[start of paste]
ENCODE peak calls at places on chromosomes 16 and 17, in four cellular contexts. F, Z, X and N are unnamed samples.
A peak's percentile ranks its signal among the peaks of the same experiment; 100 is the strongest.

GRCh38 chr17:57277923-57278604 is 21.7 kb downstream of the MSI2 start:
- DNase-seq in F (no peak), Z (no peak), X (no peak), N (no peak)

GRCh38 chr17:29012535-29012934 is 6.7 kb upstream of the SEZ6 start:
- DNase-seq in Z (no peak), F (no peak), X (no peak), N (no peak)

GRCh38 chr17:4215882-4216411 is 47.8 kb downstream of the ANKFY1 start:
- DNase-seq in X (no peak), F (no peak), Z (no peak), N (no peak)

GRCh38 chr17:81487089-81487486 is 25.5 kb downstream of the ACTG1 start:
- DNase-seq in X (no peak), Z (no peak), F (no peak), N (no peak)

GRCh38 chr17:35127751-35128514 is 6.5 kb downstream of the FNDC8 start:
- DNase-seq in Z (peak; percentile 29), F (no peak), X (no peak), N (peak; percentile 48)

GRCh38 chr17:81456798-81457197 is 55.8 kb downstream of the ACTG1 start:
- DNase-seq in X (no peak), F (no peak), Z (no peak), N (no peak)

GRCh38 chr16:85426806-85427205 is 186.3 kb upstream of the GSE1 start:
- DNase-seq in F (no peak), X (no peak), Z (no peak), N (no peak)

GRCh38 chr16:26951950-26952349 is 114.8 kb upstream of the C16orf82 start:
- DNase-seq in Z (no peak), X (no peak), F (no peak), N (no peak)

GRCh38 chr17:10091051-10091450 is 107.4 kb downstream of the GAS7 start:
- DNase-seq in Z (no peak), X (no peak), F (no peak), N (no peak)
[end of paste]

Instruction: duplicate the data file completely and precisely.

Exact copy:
ENCODE peak calls at places on chromosomes 16 and 17, in four cellular contexts. F, Z, X and N are unnamed samples.
A peak's percentile ranks its signal among the peaks of the same experiment; 100 is the strongest.

GRCh38 chr17:57277923-57278604 is 21.7 kb downstream of the MSI2 start:
- DNase-seq in F (no peak), Z (no peak), X (no peak), N (no peak)

GRCh38 chr17:29012535-29012934 is 6.7 kb upstream of the SEZ6 start:
- DNase-seq in Z (no peak), F (no peak), X (no peak), N (no peak)

GRCh38 chr17:4215882-4216411 is 47.8 kb downstream of the ANKFY1 start:
- DNase-seq in X (no peak), F (no peak), Z (no peak), N (no peak)

GRCh38 chr17:81487089-81487486 is 25.5 kb downstream of the ACTG1 start:
- DNase-seq in X (no peak), Z (no peak), F (no peak), N (no peak)

GRCh38 chr17:35127751-35128514 is 6.5 kb downstream of the FNDC8 start:
- DNase-seq in Z (peak; percentile 29), F (no peak), X (no peak), N (peak; percentile 48)

GRCh38 chr17:81456798-81457197 is 55.8 kb downstream of the ACTG1 start:
- DNase-seq in X (no peak), F (no peak), Z (no peak), N (no peak)

GRCh38 chr16:85426806-85427205 is 186.3 kb upstream of the GSE1 start:
- DNase-seq in F (no peak), X (no peak), Z (no peak), N (no peak)

GRCh38 chr16:26951950-26952349 is 114.8 kb upstream of the C16orf82 start:
- DNase-seq in Z (no peak), X (no peak), F (no peak), N (no peak)

GRCh38 chr17:10091051-10091450 is 107.4 kb downstream of the GAS7 start:
- DNase-seq in Z (no peak), X (no peak), F (no peak), N (no peak)